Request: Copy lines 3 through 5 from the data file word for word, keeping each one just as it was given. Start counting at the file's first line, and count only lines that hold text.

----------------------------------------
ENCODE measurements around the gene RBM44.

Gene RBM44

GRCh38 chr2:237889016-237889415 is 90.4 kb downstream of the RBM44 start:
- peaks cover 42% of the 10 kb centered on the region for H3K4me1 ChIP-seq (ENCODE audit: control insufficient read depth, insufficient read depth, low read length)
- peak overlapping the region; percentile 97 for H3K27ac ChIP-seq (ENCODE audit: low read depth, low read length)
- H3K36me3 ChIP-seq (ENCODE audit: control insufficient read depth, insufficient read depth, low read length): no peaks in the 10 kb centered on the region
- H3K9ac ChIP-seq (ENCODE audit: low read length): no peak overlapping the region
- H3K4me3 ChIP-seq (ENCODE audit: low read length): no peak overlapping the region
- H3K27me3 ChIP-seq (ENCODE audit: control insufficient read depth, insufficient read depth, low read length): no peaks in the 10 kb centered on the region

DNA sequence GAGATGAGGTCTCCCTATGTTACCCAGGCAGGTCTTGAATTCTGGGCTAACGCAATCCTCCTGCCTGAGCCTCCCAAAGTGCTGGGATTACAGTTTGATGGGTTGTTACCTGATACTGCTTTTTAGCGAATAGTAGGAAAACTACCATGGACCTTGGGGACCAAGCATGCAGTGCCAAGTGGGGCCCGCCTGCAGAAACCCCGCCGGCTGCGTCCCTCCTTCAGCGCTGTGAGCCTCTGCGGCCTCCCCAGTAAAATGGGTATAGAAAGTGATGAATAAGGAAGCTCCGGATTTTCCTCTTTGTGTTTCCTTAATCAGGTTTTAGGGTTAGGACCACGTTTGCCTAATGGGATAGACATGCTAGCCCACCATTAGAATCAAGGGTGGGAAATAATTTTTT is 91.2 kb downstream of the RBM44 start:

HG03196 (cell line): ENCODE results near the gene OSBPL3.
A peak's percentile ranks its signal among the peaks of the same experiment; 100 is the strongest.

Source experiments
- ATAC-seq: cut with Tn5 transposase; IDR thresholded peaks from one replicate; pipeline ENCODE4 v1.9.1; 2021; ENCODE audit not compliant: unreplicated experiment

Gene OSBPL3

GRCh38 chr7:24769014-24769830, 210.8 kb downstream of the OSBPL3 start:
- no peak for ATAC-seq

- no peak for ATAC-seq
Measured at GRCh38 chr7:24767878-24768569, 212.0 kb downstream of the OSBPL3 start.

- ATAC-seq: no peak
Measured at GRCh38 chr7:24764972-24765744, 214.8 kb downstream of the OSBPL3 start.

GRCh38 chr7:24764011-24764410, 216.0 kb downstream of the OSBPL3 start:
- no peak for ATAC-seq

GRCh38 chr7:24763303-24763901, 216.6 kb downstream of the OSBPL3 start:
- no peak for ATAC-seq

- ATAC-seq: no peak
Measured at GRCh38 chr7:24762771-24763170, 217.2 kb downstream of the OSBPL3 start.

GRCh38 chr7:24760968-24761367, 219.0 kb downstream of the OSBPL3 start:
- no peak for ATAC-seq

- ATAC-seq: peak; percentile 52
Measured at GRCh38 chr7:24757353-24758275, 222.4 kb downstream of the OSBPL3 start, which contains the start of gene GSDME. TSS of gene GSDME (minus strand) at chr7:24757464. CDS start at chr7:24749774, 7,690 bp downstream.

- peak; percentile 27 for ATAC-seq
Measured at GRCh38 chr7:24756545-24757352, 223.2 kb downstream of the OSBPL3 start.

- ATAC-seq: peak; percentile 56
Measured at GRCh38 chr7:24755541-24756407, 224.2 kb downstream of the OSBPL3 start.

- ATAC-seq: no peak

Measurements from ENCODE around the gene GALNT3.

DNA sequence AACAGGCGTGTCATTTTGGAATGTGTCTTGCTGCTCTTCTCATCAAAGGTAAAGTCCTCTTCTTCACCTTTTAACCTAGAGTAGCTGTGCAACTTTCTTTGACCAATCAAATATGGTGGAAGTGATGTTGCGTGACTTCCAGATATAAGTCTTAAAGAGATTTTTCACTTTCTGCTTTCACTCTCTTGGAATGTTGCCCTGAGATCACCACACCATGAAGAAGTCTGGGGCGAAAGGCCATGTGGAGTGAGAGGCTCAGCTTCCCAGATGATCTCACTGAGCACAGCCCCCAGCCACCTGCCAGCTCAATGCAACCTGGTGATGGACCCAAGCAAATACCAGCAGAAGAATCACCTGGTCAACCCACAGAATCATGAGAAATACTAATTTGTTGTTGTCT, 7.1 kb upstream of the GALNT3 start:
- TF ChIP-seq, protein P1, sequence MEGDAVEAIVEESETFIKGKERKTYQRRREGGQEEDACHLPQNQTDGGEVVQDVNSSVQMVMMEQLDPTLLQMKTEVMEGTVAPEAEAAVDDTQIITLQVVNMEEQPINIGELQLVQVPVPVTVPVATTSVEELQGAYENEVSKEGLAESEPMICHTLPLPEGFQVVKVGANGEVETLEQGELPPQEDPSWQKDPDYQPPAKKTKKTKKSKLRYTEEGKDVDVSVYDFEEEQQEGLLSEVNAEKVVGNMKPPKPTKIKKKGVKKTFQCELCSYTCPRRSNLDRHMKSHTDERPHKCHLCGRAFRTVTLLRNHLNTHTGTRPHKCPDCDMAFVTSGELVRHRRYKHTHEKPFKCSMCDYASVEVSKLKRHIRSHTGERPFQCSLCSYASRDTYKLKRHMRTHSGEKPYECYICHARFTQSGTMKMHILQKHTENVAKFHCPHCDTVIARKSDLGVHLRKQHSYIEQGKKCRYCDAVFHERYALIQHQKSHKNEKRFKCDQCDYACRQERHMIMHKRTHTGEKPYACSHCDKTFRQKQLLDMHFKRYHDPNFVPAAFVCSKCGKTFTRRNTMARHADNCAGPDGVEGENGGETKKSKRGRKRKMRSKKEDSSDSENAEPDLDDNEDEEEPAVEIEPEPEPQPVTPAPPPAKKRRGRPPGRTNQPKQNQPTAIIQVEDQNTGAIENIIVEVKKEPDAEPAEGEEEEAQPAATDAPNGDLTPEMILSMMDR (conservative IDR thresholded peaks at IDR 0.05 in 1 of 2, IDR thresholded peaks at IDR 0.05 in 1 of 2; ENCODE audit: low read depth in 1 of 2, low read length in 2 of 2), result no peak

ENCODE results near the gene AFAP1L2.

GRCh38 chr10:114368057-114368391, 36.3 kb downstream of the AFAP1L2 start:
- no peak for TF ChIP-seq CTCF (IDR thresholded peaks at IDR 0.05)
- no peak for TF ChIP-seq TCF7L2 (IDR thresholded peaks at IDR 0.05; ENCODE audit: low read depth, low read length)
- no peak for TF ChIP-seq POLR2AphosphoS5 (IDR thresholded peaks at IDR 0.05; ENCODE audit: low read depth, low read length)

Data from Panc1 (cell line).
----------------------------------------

GRCh38 chr2:237889016-237889415 is 90.4 kb downstream of the RBM44 start:
- peaks cover 42% of the 10 kb centered on the region for H3K4me1 ChIP-seq (ENCODE audit: control insufficient read depth, insufficient read depth, low read length)
- peak overlapping the region; percentile 97 for H3K27ac ChIP-seq (ENCODE audit: low read depth, low read length)